Audit Customer Questions

Today's electric equipment has become a blend of sophisticated machine and appliance which is either based on, or controlled by, a computer or computer component. This equipment is electrically far more sophisticated and sensitive than most customers know. Due to this sensitivity, virtually any disturbance in the supply and/or end-use of electricity can cause some problems for the customer.

While very large commercial and industrial customers often have personnel who are knowledgeable and capable of diagnosing and resolving power quality problems, this is not true for smaller business customers and individuals. More than 95 percent of all customers in the United States do not have access to such specialized help. In these cases, it is frequently a frustrating, time consuming, and expensive process to obtain solutions to power quality problems. The power quality auditing process is intended to determine and resolve these problems.

Utilities are generally blamed for power quality problems. They are not necessarily responsible. There are four sources for most customer-encountered problems:

  1. Natural phenomena, like inclement weather;
  2. Normal utility operations, such as automatic protection system operations;
  3. Neighboring customers, such as welding equipment next door to an accounting office;
  4. And the customer's own equipment and facilities.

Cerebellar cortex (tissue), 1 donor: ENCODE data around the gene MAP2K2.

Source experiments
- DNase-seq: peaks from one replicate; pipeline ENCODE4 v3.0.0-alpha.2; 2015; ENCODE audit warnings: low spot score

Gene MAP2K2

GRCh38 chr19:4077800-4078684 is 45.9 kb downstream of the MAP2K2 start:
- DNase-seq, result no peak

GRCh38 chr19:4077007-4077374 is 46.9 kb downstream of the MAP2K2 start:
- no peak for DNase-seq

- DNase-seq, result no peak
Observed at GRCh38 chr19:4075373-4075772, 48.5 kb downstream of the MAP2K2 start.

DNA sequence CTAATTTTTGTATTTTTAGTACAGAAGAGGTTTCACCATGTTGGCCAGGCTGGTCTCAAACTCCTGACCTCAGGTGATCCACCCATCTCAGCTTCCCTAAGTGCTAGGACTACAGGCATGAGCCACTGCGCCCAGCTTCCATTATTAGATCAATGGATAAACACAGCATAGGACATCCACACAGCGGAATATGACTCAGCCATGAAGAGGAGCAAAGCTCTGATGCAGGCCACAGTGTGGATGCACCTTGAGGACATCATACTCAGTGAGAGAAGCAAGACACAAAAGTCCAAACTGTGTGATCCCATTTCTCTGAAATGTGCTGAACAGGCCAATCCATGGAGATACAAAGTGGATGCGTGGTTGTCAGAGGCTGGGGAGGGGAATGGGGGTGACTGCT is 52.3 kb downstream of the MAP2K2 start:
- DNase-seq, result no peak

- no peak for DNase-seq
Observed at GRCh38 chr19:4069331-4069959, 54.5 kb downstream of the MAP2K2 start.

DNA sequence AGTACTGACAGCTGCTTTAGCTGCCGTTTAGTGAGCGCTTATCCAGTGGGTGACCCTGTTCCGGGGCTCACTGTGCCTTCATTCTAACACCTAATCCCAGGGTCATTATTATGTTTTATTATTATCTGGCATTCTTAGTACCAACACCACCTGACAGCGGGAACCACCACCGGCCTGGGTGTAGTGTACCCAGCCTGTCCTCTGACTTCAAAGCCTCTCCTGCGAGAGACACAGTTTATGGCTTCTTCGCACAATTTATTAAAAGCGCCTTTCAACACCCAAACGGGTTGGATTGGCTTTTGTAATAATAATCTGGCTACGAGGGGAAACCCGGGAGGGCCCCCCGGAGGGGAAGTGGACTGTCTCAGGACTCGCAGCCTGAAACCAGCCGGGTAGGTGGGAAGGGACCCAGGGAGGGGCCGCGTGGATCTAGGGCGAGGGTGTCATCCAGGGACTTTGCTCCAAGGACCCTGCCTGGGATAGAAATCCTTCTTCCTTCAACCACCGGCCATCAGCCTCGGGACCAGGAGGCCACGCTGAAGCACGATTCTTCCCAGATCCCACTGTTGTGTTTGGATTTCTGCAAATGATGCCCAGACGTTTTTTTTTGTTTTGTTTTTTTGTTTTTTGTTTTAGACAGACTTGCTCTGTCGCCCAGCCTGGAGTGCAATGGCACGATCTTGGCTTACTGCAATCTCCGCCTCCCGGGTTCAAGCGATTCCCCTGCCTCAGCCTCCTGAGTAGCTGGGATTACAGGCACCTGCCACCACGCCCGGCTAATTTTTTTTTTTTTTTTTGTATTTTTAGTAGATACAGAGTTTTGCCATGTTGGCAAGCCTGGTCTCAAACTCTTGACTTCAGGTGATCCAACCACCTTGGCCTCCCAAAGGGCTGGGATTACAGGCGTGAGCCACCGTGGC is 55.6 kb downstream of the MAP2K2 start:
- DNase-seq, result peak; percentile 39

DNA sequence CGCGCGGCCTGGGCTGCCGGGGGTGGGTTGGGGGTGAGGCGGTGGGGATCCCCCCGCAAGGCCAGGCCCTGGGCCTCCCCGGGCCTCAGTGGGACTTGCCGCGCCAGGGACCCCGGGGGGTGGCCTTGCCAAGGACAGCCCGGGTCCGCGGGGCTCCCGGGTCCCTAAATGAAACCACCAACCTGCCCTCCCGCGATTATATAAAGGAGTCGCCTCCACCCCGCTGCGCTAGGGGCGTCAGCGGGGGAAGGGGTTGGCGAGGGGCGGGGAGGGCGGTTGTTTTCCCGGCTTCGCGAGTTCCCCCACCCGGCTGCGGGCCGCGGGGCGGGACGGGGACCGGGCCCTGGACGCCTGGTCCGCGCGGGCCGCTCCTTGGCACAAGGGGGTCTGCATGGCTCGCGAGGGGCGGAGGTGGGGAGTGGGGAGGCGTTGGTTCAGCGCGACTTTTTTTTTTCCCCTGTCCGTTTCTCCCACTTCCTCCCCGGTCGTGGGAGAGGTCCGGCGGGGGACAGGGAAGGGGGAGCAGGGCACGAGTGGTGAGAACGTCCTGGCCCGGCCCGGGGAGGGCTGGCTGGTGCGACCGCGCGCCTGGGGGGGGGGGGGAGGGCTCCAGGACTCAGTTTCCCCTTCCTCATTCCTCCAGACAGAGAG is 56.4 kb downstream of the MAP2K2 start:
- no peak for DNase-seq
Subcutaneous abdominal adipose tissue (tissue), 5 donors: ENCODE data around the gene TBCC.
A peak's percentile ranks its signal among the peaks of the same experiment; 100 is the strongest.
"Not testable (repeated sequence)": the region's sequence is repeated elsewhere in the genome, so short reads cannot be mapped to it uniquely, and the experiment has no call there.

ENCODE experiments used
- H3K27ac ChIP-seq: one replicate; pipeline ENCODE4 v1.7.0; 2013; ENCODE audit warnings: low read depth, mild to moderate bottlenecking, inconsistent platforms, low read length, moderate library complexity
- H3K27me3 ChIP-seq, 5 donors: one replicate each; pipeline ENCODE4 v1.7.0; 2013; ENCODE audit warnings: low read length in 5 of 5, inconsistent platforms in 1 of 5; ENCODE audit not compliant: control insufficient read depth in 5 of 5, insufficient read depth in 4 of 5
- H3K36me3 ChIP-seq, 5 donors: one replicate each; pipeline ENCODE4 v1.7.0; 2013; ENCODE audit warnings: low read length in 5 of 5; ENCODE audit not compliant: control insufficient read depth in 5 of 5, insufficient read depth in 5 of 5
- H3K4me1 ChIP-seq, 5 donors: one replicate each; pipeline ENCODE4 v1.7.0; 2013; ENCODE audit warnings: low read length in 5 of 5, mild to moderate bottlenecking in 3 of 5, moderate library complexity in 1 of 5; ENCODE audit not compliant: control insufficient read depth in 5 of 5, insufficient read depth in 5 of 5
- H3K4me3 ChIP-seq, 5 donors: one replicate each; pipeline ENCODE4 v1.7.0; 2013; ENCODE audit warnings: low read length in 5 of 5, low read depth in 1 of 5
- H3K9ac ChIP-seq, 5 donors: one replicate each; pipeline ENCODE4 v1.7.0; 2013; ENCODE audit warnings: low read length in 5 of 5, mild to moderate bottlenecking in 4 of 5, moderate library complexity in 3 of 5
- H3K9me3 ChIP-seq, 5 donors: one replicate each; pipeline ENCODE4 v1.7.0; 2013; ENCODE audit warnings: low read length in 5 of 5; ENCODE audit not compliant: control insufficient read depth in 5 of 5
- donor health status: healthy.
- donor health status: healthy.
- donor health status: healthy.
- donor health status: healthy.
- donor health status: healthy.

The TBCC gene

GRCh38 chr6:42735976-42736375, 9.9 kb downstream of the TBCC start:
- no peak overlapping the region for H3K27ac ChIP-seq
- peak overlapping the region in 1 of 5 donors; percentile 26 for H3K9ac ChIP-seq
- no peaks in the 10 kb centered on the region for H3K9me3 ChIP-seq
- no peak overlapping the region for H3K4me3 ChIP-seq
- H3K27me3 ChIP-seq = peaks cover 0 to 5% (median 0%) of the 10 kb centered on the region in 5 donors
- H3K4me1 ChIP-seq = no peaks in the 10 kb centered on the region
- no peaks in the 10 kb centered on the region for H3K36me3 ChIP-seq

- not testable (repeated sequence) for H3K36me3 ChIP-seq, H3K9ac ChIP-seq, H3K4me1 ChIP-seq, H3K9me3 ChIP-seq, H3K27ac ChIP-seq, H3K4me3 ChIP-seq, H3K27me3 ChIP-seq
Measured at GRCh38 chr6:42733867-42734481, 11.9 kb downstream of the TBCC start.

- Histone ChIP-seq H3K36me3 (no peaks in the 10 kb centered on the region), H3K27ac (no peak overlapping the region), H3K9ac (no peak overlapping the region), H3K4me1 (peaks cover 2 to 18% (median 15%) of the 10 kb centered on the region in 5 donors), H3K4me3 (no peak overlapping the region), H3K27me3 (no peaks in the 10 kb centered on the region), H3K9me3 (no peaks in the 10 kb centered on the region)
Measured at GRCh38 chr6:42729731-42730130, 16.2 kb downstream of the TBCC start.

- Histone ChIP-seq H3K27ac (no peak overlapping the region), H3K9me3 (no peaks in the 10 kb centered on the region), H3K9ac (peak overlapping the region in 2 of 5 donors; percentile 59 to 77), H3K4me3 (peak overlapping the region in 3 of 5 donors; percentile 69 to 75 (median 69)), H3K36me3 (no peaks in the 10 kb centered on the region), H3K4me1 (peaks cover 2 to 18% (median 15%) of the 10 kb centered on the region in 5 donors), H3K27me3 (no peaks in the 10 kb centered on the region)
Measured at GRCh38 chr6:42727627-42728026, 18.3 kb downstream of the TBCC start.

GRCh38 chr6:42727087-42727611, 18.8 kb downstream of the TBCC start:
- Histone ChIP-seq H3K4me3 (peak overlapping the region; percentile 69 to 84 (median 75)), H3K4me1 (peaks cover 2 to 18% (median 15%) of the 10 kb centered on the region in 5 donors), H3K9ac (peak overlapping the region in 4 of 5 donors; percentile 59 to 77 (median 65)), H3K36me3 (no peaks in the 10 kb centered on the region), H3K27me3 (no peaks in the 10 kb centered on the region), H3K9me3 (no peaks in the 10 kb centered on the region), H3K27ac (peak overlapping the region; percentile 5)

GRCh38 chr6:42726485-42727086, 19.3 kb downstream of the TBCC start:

While most problems have nothing to do with the utility, customers often blame the utility for causing or contributing to the problem. In fact, eighty percent of all power quality-related problems in commercial and industrial facilities are caused on the customer side of the meter. In residential facilities, eighty percent of the problems are due to weather and weather-related actions.

Some of the most common symptoms are:

  • Equipment damage,
  • Blinking digital displays,
  • Data or information loss,
  • Loss of instructional programming and controller timing,
  • An abnormal number of service calls on sensitive equipment,
  • Disk drive problems,
  • Visible flicker on VDTs,
  • Computers re-booting,
  • Software glitches, and
  • Static shock.

While business operators generally notice the symptoms mentioned above, it is the business problems that develop from these that most impact the customer. These problems can range from minor inconveniences, such as the need to reset flashing digital displays, to very costly business interruptions, such as equipment shut-downs. Frequently, business customers report that power interruptions can cost them more than $10,000 per minute in lost facility or machinery use.

Typical business and home problems caused by power quality disturbances are:

  • Damage to sensitive equipment, which costs customers money for repairs and loss of use;
  • Loss of data, where a brief interruption in the power supply causes the information to be lost and substantial time is required to re-enter the information;
  • Erratic data, which is a difficult problem to identify, where computers interpret power problems erroneously as information;
  • Business downtime, where the loss of equipment operation causes idle employees, and customers to do business elsewhere;
  • Loss of communications, since most phone systems today are electronic, they can fall prey to power quality problems, or provide a pathway for those problems to occur.